DeradicalizationThe Role of (Dis)Trust in Disengagement and Deradicalization

Published 31 July 2021

When designing a disengagement or deradicalization program, there is a need for careful consideration regarding who delivers it and how much they are trusted.

When designing a disengagement or deradicalization program, who delivers it and how much they are trusted needs careful consideration.

“Perhaps a useful starting point for what follows is the assumption that terrorists are ordinary people to the extent that they are not distinguishable from other ‘ordinary’ people who make choices in the contexts in which they find themselves,” say the authors of a new CREST report.

By treating the psychological normality of terrorist actors as our starting point we must, therefore, apply our external understanding of ordinary, non-terrorist decision-making processes to this population. Included in this should also be a consideration of the roles which trust and distrust play.

It has been proposed that the dichotomous variable of (dis)trust can and does play a significant role in the psychology of terrorism. Trust has a role to play at each stage of the terrorist career, from initial involvement to sustained engagement, right through to disengagement and deradicalization. There have been a variety of forms of trust identified. This has included, among others:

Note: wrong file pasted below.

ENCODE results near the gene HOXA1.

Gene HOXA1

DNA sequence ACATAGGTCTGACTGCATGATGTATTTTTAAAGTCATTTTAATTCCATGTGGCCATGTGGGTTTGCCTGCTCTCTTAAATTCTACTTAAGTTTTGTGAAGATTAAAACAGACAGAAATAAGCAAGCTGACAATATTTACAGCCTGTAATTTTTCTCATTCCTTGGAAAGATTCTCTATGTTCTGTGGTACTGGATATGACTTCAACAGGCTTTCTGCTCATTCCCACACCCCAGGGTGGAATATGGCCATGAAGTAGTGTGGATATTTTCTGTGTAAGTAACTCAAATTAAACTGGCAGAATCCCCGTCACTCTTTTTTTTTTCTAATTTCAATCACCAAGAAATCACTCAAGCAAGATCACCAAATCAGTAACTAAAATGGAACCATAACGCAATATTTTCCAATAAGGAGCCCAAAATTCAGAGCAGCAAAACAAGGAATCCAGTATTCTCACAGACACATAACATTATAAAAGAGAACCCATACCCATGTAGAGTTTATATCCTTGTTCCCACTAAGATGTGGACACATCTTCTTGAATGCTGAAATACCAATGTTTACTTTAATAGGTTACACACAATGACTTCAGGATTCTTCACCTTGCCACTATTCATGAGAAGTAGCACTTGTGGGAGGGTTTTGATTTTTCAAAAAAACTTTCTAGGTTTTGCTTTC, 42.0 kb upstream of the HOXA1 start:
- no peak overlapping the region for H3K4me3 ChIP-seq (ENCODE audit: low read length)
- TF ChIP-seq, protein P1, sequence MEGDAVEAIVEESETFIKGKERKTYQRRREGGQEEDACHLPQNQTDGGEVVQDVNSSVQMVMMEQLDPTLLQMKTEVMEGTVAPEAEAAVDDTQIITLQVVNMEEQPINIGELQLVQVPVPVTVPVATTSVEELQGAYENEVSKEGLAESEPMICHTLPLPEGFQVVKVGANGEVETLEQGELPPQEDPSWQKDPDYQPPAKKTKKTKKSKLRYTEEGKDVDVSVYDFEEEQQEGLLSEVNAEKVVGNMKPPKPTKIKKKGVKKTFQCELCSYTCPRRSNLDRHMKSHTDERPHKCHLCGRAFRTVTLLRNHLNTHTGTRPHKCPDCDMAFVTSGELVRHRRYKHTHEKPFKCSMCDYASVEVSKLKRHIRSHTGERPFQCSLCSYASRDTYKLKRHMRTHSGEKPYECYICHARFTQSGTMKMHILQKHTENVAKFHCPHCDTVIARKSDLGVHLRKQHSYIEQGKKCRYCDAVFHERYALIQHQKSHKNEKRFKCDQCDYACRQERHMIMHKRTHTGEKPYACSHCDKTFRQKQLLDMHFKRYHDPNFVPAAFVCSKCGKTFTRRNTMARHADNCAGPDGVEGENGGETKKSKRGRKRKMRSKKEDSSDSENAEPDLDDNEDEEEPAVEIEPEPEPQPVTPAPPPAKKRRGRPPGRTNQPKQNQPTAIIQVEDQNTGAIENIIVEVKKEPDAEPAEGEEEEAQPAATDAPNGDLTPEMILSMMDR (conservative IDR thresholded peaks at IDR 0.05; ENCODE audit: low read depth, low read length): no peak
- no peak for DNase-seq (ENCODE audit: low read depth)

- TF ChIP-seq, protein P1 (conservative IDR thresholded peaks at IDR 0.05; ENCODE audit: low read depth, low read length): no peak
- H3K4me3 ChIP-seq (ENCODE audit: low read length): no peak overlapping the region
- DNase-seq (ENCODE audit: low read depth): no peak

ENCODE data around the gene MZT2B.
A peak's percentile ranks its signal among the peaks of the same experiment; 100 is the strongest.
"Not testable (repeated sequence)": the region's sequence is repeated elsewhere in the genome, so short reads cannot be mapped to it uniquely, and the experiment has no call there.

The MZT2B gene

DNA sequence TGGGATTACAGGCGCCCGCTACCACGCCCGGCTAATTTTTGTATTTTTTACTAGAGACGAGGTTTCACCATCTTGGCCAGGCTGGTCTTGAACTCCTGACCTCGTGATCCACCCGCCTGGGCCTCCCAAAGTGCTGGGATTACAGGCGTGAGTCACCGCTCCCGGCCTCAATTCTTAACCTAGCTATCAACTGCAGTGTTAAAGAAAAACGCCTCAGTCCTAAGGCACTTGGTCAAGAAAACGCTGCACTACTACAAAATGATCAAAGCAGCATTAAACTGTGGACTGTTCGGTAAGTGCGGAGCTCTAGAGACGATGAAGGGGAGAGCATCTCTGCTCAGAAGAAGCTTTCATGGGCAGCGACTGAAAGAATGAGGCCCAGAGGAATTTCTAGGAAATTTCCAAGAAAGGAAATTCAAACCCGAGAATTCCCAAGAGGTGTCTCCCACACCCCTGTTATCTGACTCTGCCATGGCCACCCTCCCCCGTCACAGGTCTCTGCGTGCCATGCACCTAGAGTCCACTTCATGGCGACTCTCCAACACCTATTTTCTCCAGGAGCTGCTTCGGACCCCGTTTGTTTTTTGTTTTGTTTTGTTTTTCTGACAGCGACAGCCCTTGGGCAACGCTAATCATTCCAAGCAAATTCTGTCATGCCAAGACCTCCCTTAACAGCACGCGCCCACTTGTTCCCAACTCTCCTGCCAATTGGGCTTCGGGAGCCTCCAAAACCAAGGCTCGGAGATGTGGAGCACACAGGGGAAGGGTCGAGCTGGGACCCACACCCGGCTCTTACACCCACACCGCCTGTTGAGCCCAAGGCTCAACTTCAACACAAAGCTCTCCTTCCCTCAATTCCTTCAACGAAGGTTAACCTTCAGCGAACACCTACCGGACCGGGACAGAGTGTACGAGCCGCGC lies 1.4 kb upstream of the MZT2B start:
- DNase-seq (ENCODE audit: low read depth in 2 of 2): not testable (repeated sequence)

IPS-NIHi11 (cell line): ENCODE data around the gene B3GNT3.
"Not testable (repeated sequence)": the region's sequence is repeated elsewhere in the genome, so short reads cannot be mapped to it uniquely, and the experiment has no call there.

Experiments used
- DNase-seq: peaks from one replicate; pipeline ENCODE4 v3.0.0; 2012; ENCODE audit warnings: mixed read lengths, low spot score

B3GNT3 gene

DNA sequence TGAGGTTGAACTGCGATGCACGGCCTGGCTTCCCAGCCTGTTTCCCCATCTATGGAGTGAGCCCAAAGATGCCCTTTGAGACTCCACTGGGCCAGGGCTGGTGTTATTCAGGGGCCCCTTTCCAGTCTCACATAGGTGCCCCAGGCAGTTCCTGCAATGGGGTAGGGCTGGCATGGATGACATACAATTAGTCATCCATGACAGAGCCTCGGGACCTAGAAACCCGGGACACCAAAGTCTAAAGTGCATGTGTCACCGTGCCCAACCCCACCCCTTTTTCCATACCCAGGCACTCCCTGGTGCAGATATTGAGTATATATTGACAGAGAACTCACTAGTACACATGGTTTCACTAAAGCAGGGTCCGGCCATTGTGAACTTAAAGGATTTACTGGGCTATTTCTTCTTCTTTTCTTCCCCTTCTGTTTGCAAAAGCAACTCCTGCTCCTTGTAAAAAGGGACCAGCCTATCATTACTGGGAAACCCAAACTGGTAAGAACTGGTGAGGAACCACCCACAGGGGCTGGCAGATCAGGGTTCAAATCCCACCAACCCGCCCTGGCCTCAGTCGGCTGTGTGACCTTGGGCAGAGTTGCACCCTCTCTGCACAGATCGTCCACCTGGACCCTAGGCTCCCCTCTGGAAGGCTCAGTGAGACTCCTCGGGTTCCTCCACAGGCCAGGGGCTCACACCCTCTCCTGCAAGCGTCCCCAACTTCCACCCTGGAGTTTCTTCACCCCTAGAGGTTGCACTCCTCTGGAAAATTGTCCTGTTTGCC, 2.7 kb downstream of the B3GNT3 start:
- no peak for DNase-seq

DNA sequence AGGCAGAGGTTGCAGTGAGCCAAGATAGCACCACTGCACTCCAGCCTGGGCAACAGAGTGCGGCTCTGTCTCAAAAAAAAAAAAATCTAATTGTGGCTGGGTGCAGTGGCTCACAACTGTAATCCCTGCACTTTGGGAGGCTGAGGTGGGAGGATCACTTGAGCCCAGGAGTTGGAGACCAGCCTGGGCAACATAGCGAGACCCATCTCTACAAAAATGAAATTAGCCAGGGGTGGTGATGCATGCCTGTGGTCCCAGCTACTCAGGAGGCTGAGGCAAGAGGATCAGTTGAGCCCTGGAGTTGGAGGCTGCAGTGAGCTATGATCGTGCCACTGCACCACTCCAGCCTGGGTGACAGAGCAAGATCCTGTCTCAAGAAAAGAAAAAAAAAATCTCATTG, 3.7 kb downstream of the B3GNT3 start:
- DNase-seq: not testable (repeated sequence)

·  Abstract trust: Trust in a system or principle (e.g. trust in democracy or trust in an ideology used to justify terrorist activity).

·  Functional trust: Trust in a practical relationship with others (e.g. trust in an employee to do their job or trust in a terrorist organization to successfully complete an attack).

·  Personal trust: Trust in others that exceeds functionality and concerns the quality and nature of the personal relationship between individuals (e.g. trust in a friend or trust in a terrorist comrade).

Each of these forms of trust can play a role in an individual’s involvement in terrorism. When we look specifically at the role which (dis)trust has played in relation to disengagement and deradicalization, we can see that a deterioration in the functional and personal trust in the leadership and rank and file membership of the terrorist organization can play a significant role in pushing an individual away from terrorism.

If members do not trust their comrades enough to collaborate with them, this can play a significant part in pushing them outside of the groups. Similarly, if there is elevated trust in those external actors and institutions external from the terrorist group and opposed to the utilization of terrorist violence, this can assist in the facilitation of an exit from terrorism.